Prof Jennie Brand-Miller answers your questions
Prof Jennie Brand-Miller
My mother has been diagnosed with age-related macular degeneration and besides being told to take lutein and zeaxanthin supplements, she was advised to up her leafy green veggie intake and to eat a healthy low GI diet. Can you explain how a low GI diet would benefit your eyes?
Age-related macular degeneration (AMD) affects the central macula of the eye, leaving sufferers with only peripheral vision. The macula is the small yellowish spot in the middle of the retina that provides the greatest visual acuity and colour perception. It’s the macula that lets us to see fine detail and is critical to central vision helping us to recognise faces, drive a car, read a newspaper, or do close handwork. It is now one of the most common causes of blindness among older adults in the Western world and AMD Alliance International estimates that 25–30 million people are affected worldwide.
Researchers from Tufts and Harvard universities were the first to notice the link between GI and vision. They had followed 526 women without previous visual problems from the Nurses Health Study for ten years. At regular intervals, they assessed the nurses’ diets using a food frequency questionnaire. They found that when total carbohydrate intake was constant, consuming a high GI diet was associated with a doubling of the risk of developing AMD.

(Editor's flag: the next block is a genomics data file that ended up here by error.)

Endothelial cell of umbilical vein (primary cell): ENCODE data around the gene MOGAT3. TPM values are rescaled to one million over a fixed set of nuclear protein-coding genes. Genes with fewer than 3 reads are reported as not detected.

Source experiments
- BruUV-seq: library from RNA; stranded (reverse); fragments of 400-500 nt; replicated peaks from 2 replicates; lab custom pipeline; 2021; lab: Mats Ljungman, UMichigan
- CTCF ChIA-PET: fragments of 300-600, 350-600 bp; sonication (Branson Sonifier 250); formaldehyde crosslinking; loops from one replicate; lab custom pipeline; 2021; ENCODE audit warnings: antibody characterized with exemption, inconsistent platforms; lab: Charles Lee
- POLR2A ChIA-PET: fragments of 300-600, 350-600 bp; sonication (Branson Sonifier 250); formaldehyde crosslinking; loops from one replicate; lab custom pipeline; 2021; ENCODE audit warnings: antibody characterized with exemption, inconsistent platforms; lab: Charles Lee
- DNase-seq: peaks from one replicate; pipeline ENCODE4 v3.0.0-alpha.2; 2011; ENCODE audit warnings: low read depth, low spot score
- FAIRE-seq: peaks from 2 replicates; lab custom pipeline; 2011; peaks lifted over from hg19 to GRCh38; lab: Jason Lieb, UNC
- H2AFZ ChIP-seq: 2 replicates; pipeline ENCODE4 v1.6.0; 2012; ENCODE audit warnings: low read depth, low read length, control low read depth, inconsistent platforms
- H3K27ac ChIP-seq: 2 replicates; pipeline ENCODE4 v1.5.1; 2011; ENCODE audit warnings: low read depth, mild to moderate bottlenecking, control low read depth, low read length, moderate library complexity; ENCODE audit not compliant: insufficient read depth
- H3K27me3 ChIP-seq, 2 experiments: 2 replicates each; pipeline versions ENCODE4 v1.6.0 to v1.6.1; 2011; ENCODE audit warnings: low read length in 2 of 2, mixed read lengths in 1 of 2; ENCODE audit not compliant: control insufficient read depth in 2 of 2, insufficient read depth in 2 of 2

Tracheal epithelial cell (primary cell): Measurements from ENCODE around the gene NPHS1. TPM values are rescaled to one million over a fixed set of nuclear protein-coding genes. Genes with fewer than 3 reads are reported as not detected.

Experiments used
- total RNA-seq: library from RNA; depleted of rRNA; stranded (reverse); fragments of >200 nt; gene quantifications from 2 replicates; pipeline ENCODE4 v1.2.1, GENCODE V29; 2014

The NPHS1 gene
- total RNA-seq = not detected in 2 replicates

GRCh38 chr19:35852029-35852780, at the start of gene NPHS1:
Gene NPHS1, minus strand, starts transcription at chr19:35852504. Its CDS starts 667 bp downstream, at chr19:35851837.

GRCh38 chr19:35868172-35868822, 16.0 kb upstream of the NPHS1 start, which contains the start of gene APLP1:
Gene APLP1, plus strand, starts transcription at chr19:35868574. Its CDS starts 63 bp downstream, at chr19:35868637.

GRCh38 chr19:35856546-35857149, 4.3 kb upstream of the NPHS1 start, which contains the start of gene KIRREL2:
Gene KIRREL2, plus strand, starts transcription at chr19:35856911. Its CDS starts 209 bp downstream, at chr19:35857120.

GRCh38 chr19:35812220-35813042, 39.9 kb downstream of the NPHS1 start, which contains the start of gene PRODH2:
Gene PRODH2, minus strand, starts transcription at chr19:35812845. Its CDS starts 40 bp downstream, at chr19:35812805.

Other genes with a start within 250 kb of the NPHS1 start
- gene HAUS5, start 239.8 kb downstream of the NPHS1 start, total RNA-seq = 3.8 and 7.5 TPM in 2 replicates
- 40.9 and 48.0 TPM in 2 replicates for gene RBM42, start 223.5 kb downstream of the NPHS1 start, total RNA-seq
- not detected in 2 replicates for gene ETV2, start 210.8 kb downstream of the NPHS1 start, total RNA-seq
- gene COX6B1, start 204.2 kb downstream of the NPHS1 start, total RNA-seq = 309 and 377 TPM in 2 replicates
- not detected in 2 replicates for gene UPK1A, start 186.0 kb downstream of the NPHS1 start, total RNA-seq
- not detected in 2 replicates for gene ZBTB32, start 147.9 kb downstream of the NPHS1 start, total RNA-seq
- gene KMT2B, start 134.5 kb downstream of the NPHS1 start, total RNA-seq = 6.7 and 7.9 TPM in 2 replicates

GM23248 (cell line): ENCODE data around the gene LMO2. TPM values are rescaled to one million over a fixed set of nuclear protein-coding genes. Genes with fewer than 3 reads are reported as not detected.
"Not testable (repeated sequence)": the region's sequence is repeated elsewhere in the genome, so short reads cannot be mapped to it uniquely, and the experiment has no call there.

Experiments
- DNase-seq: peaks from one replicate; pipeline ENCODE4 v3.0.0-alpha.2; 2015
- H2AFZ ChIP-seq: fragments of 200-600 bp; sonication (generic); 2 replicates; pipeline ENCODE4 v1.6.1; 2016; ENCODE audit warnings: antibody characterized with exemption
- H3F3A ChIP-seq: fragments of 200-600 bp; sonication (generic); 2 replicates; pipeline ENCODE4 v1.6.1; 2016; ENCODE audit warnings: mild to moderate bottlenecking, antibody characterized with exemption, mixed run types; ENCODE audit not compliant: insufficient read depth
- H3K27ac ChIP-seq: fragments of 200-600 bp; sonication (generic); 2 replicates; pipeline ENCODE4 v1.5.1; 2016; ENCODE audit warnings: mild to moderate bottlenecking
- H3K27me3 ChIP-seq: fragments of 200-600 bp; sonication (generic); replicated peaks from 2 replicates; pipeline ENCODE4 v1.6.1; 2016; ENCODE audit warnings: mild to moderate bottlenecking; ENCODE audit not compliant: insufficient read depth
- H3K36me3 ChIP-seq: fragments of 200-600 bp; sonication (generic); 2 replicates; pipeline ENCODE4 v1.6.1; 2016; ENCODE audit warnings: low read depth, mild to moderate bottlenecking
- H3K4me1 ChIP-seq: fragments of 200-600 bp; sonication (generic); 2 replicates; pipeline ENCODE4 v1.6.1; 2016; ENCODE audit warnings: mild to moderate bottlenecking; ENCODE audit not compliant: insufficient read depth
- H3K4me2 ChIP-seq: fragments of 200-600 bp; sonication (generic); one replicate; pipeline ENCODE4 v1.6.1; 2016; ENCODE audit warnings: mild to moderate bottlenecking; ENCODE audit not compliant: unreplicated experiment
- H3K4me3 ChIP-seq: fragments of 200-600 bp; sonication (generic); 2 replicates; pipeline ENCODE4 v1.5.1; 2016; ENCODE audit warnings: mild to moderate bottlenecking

Similarly, Professor Paul Mitchell, the lead researcher of the Blue Mountains Eye Study in New South Wales, and his colleagues found that a high GI diet, but not a high carbohydrate diet, was linked to an almost 80 per cent higher risk of having age-related macular degeneration within the 10 years of the study. They also found the incidence of cataracts was higher among elderly people who chose a high GI diet.
Why the link between GI and vision? Well, the retina has among the highest supplies of blood and nutrients, including glucose, and is dependent on adequate glucose delivery from the circulation to maintain its function. Because glucose stores in the retina are negligible and there are no glucose transporters in the cell membrane, it appears that glucose levels in the retina reflect whatever level is found in the blood. High levels spell trouble because excessive uptake produces high reactive charged particles called free radicals that damage all the machinery inside the cell.
Although ‘observational’ data like these studies cannot establish that the observed association is ‘cause-and-effect’, they indicate a new direction for further studies.
GI testing by an accredited laboratory
Dr Alexandra Jenkins
Glycemic Index Laboratories
20 Victoria Street, Suite 300
Toronto, Ontario M5C 298 Canada
Phone +1 416 861 0506
Research Manager, Sydney University Glycemic Index Research Service (SUGiRS)
Human Nutrition Unit, School of Molecular and Microbial Biosciences
NSW 2006 Australia
Phone + 61 2 9351 6018
Fax: + 61 2 9351 6022